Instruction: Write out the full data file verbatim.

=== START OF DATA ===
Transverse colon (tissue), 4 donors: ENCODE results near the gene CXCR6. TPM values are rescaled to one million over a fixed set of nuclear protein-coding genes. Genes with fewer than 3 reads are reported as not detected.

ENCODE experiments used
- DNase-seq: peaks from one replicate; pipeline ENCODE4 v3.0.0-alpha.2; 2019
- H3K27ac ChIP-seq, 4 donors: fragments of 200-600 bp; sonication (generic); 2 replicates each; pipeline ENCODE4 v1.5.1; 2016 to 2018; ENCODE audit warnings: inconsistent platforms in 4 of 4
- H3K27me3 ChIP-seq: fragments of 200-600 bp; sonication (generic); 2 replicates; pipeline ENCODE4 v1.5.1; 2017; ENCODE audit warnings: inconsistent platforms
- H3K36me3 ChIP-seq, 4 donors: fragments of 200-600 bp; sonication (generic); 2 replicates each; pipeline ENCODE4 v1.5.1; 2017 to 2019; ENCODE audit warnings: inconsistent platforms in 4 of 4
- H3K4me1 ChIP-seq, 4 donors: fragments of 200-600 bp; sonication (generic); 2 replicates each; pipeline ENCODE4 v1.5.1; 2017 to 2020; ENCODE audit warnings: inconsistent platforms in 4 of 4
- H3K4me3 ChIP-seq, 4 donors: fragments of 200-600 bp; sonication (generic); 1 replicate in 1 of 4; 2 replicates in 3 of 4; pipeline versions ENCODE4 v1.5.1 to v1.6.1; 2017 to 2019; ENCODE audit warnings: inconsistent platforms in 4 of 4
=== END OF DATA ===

Transverse colon (tissue), 4 donors: ENCODE results near the gene CXCR6. TPM values are rescaled to one million over a fixed set of nuclear protein-coding genes. Genes with fewer than 3 reads are reported as not detected.

ENCODE experiments used
- DNase-seq: peaks from one replicate; pipeline ENCODE4 v3.0.0-alpha.2; 2019
- H3K27ac ChIP-seq, 4 donors: fragments of 200-600 bp; sonication (generic); 2 replicates each; pipeline ENCODE4 v1.5.1; 2016 to 2018; ENCODE audit warnings: inconsistent platforms in 4 of 4
- H3K27me3 ChIP-seq: fragments of 200-600 bp; sonication (generic); 2 replicates; pipeline ENCODE4 v1.5.1; 2017; ENCODE audit warnings: inconsistent platforms
- H3K36me3 ChIP-seq, 4 donors: fragments of 200-600 bp; sonication (generic); 2 replicates each; pipeline ENCODE4 v1.5.1; 2017 to 2019; ENCODE audit warnings: inconsistent platforms in 4 of 4
- H3K4me1 ChIP-seq, 4 donors: fragments of 200-600 bp; sonication (generic); 2 replicates each; pipeline ENCODE4 v1.5.1; 2017 to 2020; ENCODE audit warnings: inconsistent platforms in 4 of 4
- H3K4me3 ChIP-seq, 4 donors: fragments of 200-600 bp; sonication (generic); 1 replicate in 1 of 4; 2 replicates in 3 of 4; pipeline versions ENCODE4 v1.5.1 to v1.6.1; 2017 to 2019; ENCODE audit warnings: inconsistent platforms in 4 of 4